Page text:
Sunday, April 22, 2007

Review of Possession (1981)

Sometimes it can be quite difficult to review a film that is very close to your heart. One must try and separate the nostalgia from the contemporary appeal and the personal reaction from the critical analysis. With “Possession” (1981) it is doubly hard. Until recently is has been both hard to find (the director’s cut Anchor Bay DVD is out of print and relatively rare) and even then it is not exactly easy to watch ("challenging" might be the nice way to put it). Although Mad Dog and my oldest sister share the fervor, this is definitely not a film for all tastes. It's been described as alienating, disturbing, uncomfortable and interminable. These reactions are valid; I suspect they are also intentional.

My goal with this post is to give a review of the film along with a fairly in-depth critical reading centered upon the themes of marital division and sexual confusion. Since this is meant to be readable by both those who have never seen the film and those who have had the honor, I will keep the spoilers to a minimum.

What exactly is “Possession?” It’s an art-film/drama/horror hybrid from Polish exile director Andrzej Zulawski made in West Berlin in 1981. It stars Sam Neill and Isabelle Adjani. Adjani was in a career slump due to a reputation as ‘difficult to work with,’ but “Possession” earned her a surprise Cesar (French Oscar) and the top acting prize at Cannes. By the decade’s end she’d have three more Cesars, cementing herself as perhaps France's most lauded actress. Watching her committed performance, far outside the boundaries of where most actors dare to venture, it is not hard to see why this was a turning-point in her career.

A plot summary is necessary, yet I don’t want to give certain key elements away. While not necessarily a twist-type movie, there is nothing quite like the shock of seeing “Possession” without knowing the full story.

Mark (Sam Neill) and Anna (Isabelle Adjani) are a married couple already on the brink of divorce as the film begins. Mark returns home after a mysterious trip abroad (we see him being paid with a suitcase of cash by a government organization) only to discover that in his absence Anna has been conducting an affair. Anna’s friend Margie has been taking care of their son, Bob, but refuses to tell Mark the name or address of the interloper. After several fights Mark eventually discovers that an obnoxious ‘guru’ named Heinrich is Anna's secret lover and the two have a confrontation. In a secondary subplot, Mark is also astonished to discover that Bob’s teacher, Helen (also played by Adjani), looks identical to his wife. Soon Anna disappears again and this time even Heinrich doesn’t know where she’s gone. Mark hires a detective to find her and the terrible truth is gradually revealed.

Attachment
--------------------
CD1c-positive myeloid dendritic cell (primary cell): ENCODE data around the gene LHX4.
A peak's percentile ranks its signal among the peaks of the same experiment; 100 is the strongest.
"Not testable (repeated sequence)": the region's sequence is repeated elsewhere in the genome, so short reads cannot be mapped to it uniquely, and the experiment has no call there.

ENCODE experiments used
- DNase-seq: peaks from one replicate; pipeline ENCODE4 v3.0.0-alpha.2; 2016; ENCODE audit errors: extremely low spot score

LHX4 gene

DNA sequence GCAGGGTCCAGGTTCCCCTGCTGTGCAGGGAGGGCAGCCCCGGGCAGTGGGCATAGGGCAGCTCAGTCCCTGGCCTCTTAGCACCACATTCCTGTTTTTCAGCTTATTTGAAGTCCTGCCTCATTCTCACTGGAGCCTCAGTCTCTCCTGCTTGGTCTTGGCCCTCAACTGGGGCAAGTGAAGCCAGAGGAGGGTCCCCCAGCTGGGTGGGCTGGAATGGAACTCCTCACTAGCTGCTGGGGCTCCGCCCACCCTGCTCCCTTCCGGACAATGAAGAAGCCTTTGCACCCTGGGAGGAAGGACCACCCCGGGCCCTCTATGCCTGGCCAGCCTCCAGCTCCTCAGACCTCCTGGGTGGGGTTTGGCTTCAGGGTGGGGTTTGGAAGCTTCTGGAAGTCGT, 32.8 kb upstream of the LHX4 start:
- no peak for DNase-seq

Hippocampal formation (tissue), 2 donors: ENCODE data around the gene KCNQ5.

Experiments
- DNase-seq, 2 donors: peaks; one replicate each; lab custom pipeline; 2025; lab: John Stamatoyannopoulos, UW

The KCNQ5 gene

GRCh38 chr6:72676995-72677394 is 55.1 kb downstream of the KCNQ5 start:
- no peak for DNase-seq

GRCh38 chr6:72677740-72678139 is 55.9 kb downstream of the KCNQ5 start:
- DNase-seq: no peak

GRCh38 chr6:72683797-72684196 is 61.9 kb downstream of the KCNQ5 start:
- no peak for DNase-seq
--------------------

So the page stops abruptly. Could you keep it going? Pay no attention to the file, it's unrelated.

What is missing from any cursory description is the intensity that makes both the drama and horror of this film so evocative. On the drama side, Mark and Anna’s split is represented on several layers. Most overtly is the white hot intensity of the acting, delivered almost entirely in screams and gestures that tear through the actors’ entire body. On a scale from 1 to 10 in acting pitch (not quality), with “Pickpocket” (1959) as a 1, “Goodfellas” (1990) as a 10 and “Lust for Life” (1956) as an 11, then “Possession” rates a 26.

Mark and Anna are shouting at each other by the opening five minutes. After the opening ten they are fighting in public. Within half an hour they are physically beating each other with unrestrained ferocity. The level of frustration, rage and insanity only continues to rise. Zulawski expertly selects props (blanket, electric knife, meat grinder) and actions to augment the performances and add to the anxiety during their sparring matches.

In one surreal sequence we see Anna arguing vehemently while stuffing laundry into the refrigerator. The capstone example is a flashback, possibly the film's most famous scene, with Adjani alone in a subway station carrying groceries. She delivers an uncomfortable, explosive, full-body performance as the consequences of her unhappy marriage overtake her. She undergoes what at first appears to be a seizure, shattering her groceries against the wall and jerking about as though possessed (hence one meaning of the title) in a single, tortuous long take.